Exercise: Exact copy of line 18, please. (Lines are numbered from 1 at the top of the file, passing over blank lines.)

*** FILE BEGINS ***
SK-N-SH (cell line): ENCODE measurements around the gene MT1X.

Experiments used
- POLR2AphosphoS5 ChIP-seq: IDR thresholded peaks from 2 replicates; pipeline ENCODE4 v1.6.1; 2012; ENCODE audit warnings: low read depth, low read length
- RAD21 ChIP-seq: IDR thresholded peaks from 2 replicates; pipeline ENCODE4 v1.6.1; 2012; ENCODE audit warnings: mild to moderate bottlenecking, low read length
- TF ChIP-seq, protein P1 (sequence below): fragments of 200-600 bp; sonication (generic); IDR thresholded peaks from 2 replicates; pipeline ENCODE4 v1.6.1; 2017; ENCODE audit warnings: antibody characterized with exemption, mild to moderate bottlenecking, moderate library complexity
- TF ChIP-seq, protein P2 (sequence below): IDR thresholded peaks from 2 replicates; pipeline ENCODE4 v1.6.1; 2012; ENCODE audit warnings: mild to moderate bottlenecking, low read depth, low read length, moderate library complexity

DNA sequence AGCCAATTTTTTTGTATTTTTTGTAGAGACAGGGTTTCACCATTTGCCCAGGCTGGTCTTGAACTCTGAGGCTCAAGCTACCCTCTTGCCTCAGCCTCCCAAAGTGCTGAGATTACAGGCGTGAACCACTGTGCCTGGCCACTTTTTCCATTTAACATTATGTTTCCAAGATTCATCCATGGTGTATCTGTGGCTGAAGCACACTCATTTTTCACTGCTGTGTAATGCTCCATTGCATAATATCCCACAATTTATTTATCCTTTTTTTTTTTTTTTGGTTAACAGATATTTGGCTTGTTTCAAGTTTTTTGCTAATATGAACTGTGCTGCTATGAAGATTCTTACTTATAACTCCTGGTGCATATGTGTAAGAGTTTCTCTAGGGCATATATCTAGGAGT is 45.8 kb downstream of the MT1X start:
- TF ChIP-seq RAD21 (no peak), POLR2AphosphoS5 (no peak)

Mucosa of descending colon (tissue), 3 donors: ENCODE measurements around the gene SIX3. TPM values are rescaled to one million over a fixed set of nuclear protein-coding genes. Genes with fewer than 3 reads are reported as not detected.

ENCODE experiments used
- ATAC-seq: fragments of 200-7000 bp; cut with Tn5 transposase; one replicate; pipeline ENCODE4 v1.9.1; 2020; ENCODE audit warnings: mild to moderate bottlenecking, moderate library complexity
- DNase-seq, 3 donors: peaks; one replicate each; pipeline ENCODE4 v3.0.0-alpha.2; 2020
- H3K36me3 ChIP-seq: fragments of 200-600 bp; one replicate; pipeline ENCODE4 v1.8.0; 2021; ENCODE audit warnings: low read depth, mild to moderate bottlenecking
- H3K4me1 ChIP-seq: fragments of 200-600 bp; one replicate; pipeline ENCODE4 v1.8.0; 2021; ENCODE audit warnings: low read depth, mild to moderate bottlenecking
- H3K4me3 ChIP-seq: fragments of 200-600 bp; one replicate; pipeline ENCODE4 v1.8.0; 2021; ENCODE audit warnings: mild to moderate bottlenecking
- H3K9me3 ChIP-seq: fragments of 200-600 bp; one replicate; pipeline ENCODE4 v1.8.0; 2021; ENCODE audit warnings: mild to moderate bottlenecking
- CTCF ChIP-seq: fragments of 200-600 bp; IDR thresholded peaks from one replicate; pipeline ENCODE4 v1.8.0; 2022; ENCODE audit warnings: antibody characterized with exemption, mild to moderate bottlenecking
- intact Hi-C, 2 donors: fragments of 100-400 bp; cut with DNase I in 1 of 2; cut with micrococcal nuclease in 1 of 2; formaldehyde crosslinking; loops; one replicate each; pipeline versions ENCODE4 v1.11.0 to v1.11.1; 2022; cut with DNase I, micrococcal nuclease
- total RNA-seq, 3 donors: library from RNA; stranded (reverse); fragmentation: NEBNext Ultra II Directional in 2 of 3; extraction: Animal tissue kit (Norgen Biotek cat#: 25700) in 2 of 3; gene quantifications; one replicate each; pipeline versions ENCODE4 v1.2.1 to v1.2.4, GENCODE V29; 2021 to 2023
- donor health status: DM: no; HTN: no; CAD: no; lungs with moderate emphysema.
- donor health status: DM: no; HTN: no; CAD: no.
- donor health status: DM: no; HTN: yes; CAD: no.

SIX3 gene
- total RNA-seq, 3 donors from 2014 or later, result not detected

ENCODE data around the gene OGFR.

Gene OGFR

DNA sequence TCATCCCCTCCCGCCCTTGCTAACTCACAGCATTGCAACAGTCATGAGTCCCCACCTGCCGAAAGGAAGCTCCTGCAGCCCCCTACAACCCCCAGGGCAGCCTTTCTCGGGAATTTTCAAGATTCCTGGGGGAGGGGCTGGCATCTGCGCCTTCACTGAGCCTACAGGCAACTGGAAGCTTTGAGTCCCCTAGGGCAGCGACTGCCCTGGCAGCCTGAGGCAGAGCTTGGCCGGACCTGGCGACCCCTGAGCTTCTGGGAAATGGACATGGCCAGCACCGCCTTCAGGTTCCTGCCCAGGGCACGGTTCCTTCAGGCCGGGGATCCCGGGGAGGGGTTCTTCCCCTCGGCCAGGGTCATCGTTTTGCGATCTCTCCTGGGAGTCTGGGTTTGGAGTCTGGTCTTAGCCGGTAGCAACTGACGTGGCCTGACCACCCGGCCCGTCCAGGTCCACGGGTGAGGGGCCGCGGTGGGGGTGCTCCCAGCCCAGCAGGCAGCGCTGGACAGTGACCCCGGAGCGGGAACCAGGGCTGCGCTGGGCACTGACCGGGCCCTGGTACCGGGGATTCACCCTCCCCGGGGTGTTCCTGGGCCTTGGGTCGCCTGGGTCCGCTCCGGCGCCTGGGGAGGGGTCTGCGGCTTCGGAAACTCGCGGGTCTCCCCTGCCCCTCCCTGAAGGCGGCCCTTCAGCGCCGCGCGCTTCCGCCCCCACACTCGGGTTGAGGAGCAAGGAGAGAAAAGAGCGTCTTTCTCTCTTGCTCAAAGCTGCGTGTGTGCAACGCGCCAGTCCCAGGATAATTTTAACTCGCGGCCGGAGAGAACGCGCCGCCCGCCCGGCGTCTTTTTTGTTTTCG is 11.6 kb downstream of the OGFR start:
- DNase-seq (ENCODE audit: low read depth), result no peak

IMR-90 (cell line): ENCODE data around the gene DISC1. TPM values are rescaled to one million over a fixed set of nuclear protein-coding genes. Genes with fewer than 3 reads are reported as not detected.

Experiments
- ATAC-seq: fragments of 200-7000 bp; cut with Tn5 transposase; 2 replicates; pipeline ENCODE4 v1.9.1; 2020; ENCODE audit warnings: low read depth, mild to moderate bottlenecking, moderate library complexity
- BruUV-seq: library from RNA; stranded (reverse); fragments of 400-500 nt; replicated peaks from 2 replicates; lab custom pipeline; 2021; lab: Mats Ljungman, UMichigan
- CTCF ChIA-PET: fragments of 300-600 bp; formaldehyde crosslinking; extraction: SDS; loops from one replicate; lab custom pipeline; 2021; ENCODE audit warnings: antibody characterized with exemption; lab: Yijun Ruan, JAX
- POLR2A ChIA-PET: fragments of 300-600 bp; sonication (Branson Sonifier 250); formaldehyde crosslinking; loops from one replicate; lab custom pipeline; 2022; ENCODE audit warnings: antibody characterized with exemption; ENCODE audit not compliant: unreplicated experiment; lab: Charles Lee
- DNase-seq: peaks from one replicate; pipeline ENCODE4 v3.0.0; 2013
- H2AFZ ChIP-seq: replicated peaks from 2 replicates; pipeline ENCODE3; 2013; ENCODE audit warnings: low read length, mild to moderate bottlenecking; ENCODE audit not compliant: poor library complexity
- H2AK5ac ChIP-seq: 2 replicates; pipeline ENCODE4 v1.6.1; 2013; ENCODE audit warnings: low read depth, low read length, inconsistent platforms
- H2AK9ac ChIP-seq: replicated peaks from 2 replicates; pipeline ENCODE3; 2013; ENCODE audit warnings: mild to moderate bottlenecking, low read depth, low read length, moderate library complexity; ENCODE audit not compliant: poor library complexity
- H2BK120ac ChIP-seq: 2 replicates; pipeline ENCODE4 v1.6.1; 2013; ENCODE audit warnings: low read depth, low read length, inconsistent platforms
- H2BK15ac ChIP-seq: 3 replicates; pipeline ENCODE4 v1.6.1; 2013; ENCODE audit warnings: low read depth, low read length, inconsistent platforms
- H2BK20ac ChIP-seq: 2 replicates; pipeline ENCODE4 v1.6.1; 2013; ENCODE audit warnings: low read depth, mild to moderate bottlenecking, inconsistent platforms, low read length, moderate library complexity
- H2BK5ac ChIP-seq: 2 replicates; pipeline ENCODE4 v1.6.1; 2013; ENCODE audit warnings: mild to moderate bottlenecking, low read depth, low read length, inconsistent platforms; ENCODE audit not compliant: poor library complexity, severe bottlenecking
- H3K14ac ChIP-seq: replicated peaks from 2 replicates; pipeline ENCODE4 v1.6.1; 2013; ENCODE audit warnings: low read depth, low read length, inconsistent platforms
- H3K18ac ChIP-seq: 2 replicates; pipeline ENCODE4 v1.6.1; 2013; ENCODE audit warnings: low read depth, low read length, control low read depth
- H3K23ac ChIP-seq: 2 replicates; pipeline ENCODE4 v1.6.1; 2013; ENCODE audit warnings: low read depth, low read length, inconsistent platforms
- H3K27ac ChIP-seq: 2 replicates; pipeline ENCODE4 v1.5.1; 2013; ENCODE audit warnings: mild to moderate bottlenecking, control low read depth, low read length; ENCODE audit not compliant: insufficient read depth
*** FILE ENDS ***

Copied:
- intact Hi-C, 2 donors: fragments of 100-400 bp; cut with DNase I in 1 of 2; cut with micrococcal nuclease in 1 of 2; formaldehyde crosslinking; loops; one replicate each; pipeline versions ENCODE4 v1.11.0 to v1.11.1; 2022; cut with DNase I, micrococcal nuclease